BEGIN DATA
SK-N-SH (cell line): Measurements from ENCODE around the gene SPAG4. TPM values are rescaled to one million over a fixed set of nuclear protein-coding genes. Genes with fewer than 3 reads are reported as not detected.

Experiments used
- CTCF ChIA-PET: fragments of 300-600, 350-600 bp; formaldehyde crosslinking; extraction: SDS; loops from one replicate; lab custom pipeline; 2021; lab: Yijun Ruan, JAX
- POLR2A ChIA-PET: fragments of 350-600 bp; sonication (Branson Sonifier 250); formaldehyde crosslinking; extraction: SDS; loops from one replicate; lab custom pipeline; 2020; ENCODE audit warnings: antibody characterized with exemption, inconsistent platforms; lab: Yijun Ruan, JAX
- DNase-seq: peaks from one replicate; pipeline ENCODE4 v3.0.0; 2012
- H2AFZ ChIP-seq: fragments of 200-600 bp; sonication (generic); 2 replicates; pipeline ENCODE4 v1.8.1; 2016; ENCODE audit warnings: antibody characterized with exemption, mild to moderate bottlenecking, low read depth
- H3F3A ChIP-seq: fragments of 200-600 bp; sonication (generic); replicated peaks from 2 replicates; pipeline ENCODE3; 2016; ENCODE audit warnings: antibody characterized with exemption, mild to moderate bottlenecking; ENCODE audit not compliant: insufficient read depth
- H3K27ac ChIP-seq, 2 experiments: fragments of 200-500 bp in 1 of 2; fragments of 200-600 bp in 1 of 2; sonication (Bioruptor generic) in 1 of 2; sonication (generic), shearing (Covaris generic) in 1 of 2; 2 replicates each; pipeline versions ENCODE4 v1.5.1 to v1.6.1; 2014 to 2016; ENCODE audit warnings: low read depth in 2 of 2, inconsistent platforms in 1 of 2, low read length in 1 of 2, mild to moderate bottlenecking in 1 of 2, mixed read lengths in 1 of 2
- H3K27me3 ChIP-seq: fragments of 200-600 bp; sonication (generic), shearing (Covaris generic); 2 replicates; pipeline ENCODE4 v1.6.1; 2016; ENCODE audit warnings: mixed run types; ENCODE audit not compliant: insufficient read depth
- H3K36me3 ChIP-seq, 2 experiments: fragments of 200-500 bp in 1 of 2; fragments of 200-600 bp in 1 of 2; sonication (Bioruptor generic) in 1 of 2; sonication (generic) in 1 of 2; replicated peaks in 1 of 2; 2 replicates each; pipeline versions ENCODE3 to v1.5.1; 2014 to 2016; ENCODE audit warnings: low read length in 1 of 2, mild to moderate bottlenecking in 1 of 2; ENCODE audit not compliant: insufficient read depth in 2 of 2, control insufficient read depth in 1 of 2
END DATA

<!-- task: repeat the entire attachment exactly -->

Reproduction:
SK-N-SH (cell line): Measurements from ENCODE around the gene SPAG4. TPM values are rescaled to one million over a fixed set of nuclear protein-coding genes. Genes with fewer than 3 reads are reported as not detected.

Experiments used
- CTCF ChIA-PET: fragments of 300-600, 350-600 bp; formaldehyde crosslinking; extraction: SDS; loops from one replicate; lab custom pipeline; 2021; lab: Yijun Ruan, JAX
- POLR2A ChIA-PET: fragments of 350-600 bp; sonication (Branson Sonifier 250); formaldehyde crosslinking; extraction: SDS; loops from one replicate; lab custom pipeline; 2020; ENCODE audit warnings: antibody characterized with exemption, inconsistent platforms; lab: Yijun Ruan, JAX
- DNase-seq: peaks from one replicate; pipeline ENCODE4 v3.0.0; 2012
- H2AFZ ChIP-seq: fragments of 200-600 bp; sonication (generic); 2 replicates; pipeline ENCODE4 v1.8.1; 2016; ENCODE audit warnings: antibody characterized with exemption, mild to moderate bottlenecking, low read depth
- H3F3A ChIP-seq: fragments of 200-600 bp; sonication (generic); replicated peaks from 2 replicates; pipeline ENCODE3; 2016; ENCODE audit warnings: antibody characterized with exemption, mild to moderate bottlenecking; ENCODE audit not compliant: insufficient read depth
- H3K27ac ChIP-seq, 2 experiments: fragments of 200-500 bp in 1 of 2; fragments of 200-600 bp in 1 of 2; sonication (Bioruptor generic) in 1 of 2; sonication (generic), shearing (Covaris generic) in 1 of 2; 2 replicates each; pipeline versions ENCODE4 v1.5.1 to v1.6.1; 2014 to 2016; ENCODE audit warnings: low read depth in 2 of 2, inconsistent platforms in 1 of 2, low read length in 1 of 2, mild to moderate bottlenecking in 1 of 2, mixed read lengths in 1 of 2
- H3K27me3 ChIP-seq: fragments of 200-600 bp; sonication (generic), shearing (Covaris generic); 2 replicates; pipeline ENCODE4 v1.6.1; 2016; ENCODE audit warnings: mixed run types; ENCODE audit not compliant: insufficient read depth
- H3K36me3 ChIP-seq, 2 experiments: fragments of 200-500 bp in 1 of 2; fragments of 200-600 bp in 1 of 2; sonication (Bioruptor generic) in 1 of 2; sonication (generic) in 1 of 2; replicated peaks in 1 of 2; 2 replicates each; pipeline versions ENCODE3 to v1.5.1; 2014 to 2016; ENCODE audit warnings: low read length in 1 of 2, mild to moderate bottlenecking in 1 of 2; ENCODE audit not compliant: insufficient read depth in 2 of 2, control insufficient read depth in 1 of 2